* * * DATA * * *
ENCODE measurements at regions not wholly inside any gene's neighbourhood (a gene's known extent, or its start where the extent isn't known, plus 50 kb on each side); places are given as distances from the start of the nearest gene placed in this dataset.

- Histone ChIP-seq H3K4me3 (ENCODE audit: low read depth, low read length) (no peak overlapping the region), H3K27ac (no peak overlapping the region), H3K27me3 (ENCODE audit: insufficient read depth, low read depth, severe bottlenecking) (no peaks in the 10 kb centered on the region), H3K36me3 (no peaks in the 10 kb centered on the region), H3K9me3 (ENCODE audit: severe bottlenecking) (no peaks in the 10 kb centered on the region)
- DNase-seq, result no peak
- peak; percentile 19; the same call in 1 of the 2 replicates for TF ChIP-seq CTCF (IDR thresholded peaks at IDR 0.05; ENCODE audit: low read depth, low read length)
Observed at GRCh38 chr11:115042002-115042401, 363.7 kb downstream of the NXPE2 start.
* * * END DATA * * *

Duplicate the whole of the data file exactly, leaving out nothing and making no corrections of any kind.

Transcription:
ENCODE measurements at regions not wholly inside any gene's neighbourhood (a gene's known extent, or its start where the extent isn't known, plus 50 kb on each side); places are given as distances from the start of the nearest gene placed in this dataset.

- Histone ChIP-seq H3K4me3 (ENCODE audit: low read depth, low read length) (no peak overlapping the region), H3K27ac (no peak overlapping the region), H3K27me3 (ENCODE audit: insufficient read depth, low read depth, severe bottlenecking) (no peaks in the 10 kb centered on the region), H3K36me3 (no peaks in the 10 kb centered on the region), H3K9me3 (ENCODE audit: severe bottlenecking) (no peaks in the 10 kb centered on the region)
- DNase-seq, result no peak
- peak; percentile 19; the same call in 1 of the 2 replicates for TF ChIP-seq CTCF (IDR thresholded peaks at IDR 0.05; ENCODE audit: low read depth, low read length)
Observed at GRCh38 chr11:115042002-115042401, 363.7 kb downstream of the NXPE2 start.